On April 17, nytimes.com covered a new campaign--Affordable Medicines Facility for Malaria-- that aims to substantially cut Malaria drug costs for the developing world.
The campaign plans to pressure (and help subsidize) drug companies currently manufacturing Artemisinin combination drugs (see http://en.wikipedia.org/wiki/Artemisinin) until the drugs are affordable to developing-world consumers over less-effective, but cheaper, alternatives like Choloroquine, to which many malaria strains have become resistant. Currently, Artemisinin combination drugs cost 10 to 40 times more than Chloroquine.
The Global Fund, the Roll Back Malaria Partnership, and Unitaid; along with Norway, Britain, and the Netherlands, are spearheading the effort.
The US has not yet given its support, arguing that "the advocacy [has gotten] out ahead of the evidence." The deputy coordinator of the President's Malaria Initiative, Dr. Bernard Nahlen, called for more studies showing that this type of effort would work before the US would join the campaign.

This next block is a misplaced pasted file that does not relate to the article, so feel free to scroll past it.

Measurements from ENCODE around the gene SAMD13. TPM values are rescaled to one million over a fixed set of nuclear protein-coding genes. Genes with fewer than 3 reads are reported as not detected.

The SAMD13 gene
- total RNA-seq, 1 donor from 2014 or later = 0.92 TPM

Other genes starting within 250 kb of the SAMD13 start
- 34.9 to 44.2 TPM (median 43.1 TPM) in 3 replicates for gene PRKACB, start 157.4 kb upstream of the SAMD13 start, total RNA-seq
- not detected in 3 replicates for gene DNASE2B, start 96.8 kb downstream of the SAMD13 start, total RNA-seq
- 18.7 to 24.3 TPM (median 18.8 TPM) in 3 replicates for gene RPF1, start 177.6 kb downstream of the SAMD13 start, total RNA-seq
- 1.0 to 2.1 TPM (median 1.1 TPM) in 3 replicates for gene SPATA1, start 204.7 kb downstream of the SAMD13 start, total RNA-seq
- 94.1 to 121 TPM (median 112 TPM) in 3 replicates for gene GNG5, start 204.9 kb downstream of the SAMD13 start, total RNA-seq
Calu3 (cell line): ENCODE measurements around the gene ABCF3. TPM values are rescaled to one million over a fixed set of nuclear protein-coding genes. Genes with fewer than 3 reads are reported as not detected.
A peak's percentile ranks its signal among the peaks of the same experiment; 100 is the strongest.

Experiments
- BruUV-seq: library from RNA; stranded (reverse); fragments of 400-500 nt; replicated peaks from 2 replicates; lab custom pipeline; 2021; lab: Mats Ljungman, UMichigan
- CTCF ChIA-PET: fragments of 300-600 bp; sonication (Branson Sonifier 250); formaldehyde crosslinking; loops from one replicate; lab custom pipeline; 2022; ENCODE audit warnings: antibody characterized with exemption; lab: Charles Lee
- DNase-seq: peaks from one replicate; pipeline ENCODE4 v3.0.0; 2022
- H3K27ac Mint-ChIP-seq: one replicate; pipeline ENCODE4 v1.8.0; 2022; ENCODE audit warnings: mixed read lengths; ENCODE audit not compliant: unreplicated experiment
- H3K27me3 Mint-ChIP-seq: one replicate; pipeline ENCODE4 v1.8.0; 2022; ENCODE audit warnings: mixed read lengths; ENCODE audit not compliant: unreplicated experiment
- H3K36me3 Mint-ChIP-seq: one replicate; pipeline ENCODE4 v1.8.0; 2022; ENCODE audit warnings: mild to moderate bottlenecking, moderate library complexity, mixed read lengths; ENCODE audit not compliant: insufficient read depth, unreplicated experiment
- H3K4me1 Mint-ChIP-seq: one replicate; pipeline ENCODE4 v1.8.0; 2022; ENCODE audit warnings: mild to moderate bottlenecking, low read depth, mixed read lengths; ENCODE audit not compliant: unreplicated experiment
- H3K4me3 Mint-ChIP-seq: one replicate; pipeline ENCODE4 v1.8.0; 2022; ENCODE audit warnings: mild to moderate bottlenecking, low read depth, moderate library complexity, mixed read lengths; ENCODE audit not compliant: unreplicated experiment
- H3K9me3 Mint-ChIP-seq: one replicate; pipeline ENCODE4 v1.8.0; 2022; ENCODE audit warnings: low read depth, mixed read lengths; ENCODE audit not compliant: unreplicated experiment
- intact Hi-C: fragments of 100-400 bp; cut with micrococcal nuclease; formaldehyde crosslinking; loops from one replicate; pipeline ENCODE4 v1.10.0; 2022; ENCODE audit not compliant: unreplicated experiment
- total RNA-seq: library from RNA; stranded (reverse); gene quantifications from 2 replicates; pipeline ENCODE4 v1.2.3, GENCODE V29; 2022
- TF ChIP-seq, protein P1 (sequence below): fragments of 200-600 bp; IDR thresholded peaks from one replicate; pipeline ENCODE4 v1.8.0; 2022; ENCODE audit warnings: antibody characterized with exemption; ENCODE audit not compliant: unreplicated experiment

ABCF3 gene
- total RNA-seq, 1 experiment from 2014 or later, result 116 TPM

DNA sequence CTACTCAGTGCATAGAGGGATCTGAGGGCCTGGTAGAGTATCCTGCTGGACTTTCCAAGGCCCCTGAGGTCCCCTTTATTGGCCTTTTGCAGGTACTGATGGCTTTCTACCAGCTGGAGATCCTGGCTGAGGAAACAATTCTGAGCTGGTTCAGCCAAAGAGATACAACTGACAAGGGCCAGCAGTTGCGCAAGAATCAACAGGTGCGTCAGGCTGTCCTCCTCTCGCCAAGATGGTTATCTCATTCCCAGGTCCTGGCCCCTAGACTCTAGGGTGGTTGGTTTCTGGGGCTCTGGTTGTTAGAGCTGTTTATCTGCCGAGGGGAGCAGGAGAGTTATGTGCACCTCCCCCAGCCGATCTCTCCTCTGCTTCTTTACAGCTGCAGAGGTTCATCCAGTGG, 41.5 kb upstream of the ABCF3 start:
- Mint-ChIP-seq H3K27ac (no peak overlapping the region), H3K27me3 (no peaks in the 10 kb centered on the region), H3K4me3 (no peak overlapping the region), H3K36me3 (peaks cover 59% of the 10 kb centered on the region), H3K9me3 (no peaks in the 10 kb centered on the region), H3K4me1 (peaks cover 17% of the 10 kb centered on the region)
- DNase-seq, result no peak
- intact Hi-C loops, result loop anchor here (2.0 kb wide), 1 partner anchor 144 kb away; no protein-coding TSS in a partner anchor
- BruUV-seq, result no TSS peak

I understand why the US is reluctant to put money into something relatively new and unknown. As the article points out, better and more widespread Malaria diagnostics may be a key issue to deal with before turning to treatment: there's evidence that, in many parts of the world, fearful patients overdiagnose malaria and end up using drugs when they may not actually need them. (If this were to happen with new multi-drug therapies, could it contribute to increased resistance?).
On the other hand, If Obama truly means to meet his ambitious 2015 goal, I'm not sure he has time to wait around. He may need to accept this bolder effort (and many more like it) as a real-world laboratory for the "further research" he seeks; and let go of plans for more cautious study.